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Brett Helms1

1, Lawrence Berkeley National Lab, Berkeley, California, United States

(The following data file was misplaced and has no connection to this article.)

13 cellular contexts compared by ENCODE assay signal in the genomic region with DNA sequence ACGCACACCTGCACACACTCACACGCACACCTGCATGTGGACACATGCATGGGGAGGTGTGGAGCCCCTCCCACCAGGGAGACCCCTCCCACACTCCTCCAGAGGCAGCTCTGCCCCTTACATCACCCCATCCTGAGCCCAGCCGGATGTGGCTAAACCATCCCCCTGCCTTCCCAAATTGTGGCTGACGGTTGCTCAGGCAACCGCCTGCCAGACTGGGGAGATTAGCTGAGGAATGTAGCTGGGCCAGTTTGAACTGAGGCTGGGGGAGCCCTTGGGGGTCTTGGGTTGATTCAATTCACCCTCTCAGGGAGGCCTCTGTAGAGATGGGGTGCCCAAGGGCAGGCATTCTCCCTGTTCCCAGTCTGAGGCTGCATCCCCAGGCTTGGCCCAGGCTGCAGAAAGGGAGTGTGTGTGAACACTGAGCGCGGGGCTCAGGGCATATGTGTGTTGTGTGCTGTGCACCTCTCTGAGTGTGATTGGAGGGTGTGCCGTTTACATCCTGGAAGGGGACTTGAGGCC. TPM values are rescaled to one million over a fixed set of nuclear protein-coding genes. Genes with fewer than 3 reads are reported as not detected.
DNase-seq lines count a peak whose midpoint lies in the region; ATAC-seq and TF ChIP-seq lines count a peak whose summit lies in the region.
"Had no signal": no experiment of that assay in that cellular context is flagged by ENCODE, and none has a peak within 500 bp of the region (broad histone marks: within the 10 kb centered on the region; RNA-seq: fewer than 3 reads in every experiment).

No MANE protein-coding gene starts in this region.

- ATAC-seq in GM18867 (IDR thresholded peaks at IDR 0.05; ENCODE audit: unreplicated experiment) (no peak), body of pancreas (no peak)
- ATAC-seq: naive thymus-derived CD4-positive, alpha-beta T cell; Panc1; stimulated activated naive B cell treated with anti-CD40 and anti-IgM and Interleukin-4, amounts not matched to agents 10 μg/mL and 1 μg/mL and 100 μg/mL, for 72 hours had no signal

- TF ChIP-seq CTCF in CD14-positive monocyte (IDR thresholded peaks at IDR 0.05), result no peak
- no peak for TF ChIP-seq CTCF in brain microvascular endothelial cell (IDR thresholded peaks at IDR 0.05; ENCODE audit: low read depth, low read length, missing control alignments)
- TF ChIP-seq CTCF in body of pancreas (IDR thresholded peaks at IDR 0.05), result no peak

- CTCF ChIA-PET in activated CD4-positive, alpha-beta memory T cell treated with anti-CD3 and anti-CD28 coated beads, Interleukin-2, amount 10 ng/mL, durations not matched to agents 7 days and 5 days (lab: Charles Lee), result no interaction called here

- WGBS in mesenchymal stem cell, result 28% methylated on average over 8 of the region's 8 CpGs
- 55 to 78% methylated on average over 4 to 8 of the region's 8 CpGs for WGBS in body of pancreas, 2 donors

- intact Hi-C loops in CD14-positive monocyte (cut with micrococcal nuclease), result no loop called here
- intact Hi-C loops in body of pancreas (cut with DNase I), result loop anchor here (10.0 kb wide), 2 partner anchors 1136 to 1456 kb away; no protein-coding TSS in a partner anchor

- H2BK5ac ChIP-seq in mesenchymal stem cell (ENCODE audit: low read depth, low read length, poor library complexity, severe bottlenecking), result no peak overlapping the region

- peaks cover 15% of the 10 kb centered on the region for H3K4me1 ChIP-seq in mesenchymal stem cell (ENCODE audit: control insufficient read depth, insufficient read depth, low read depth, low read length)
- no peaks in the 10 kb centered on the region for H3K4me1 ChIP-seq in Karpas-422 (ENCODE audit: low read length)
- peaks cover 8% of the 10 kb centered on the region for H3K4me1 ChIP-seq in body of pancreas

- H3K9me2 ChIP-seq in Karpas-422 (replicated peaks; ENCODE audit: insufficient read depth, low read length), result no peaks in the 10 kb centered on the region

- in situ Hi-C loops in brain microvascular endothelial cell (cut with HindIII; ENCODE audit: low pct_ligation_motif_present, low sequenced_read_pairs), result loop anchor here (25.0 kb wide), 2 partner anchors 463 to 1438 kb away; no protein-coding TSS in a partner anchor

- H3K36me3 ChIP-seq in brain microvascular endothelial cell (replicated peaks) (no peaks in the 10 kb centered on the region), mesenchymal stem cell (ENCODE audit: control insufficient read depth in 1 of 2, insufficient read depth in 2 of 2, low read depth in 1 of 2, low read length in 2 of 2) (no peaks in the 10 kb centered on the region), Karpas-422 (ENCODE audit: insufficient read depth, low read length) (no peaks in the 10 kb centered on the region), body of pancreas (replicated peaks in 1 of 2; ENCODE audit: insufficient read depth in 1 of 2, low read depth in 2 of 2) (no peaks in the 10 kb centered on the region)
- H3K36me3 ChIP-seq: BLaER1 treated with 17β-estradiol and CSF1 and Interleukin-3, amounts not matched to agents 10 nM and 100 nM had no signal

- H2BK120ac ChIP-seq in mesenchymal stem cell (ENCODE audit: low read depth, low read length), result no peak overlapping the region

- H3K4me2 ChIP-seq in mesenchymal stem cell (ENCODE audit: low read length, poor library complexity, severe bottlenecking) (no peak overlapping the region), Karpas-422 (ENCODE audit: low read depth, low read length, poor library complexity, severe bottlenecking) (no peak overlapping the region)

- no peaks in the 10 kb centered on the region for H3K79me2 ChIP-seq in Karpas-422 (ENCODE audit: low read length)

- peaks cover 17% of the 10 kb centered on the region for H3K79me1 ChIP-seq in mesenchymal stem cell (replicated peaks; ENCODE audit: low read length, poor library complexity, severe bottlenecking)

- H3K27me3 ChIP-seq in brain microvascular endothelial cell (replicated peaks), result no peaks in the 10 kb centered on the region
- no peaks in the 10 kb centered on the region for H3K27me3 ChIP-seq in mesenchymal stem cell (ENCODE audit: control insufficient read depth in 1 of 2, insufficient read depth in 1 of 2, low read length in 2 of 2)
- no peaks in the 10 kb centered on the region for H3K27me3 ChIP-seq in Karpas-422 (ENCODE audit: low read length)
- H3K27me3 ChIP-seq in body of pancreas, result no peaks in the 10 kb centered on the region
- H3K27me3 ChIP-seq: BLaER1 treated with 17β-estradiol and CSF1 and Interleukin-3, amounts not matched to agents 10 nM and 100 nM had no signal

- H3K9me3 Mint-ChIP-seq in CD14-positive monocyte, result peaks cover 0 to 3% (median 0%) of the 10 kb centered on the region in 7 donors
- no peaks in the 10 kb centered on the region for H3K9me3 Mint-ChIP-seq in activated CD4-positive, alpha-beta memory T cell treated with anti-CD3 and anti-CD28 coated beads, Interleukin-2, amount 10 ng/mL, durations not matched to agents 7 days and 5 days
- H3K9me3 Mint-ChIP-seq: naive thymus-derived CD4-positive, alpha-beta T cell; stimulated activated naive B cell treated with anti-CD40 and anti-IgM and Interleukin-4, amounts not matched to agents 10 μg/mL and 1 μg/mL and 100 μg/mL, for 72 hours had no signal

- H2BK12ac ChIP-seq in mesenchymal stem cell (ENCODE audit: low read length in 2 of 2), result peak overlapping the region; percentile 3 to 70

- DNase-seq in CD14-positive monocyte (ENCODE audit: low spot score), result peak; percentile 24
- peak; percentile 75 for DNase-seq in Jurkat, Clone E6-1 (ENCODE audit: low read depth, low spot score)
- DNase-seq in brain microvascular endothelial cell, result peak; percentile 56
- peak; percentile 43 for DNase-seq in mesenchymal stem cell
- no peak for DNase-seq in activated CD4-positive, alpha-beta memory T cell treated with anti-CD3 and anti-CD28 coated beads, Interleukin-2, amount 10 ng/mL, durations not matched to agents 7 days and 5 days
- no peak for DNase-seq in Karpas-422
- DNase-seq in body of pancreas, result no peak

Low-Cost and ion-selective membranes are required to meet the growing demands for peak performance by next-generation batteries for EVs, aviation, and the grid. To that end, I will showcase a highly disruptive membrane platform based on polymers of intrinsic microporosity, whose pores are on the length scale of solvated ions and small molecules that are sometimes used as the battery’s active materials (e.g., as in flow batteries). The design space for these polymer membranes is advanced using a variety of computational tools, including computational materials genomics. The foundational knowledge built using these tools provides a roadmap for the diversity-oriented synthetic development of polymer membranes with specific pore architectures and chemistry, specifically tailored for the battery’s chemistry. I will also outline foundations on which to build adaptive membranes, where judiciously placed molecular switches allow for the membrane’s transport properties to be modulated in-situ in response to excursions that are otherwise detrimental to the battery’s cycle-life. There remains much to be learned about the origins of their adaptive and dynamic properties, and how these feed back across multiple length and timescales in the electrochemical cell.

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